One of my New York-native friends said her relatives were calling the post-blizzard city a "zombie apocalypse."
It's bad enough that NYC has laid off 500 sanitation workers in the last two years (you know, instead of taxing Wall Street) or that there were plows sitting idle because they didn't have enough people to drive them, or that people died because the EMTs couldn't get down their streets.
But that the mayor didn't even bother to call a snow emergency? That's plain crazy.
Make fun of Philly all you want, but by canceling Sunday night's Eagles game, we kept 60,000 cars off the streets at the height of the blizzard that didn't need to be there. Looking at the pictures of New York with abandoned cars and buses everywhere is just surreal. (Of course, Mayor Mike Bloomberg's street was nicely plowed.)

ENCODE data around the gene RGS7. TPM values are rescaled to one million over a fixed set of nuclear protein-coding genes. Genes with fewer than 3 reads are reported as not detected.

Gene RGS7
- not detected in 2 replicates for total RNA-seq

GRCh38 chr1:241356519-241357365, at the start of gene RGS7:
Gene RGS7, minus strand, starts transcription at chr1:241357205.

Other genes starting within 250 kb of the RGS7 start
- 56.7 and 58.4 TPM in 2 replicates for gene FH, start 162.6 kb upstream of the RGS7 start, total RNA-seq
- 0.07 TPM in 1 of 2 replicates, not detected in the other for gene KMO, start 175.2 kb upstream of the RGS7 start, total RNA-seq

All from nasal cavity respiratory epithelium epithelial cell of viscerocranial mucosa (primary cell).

Not to mention, NYC residents couldn't go back to work. Manhattan was cleared, but people couldn't get in to work from the outer boroughs. Wonder how much taxable revenue was lost this week?
This is why it's such a bad idea to run government like a business. This isn't a business, it's a government. It has to provide basic services, no matter what.
It's probably no secret that Wall Street has the same attitude toward New York City that they have toward the rest of the country: "You're lucky to have us." That's why, instead of taxing them, Bloomberg bends over backwards to make them happy. After all, they might move to New Jersey!
So Bloomberg keeps cutting. He laid off 500 sanitation workers and privatized much of the snow plow operations. Guess what? Plows sat idle because employees of the private contractors were on vacation during the holiday.
This is what small government looks like.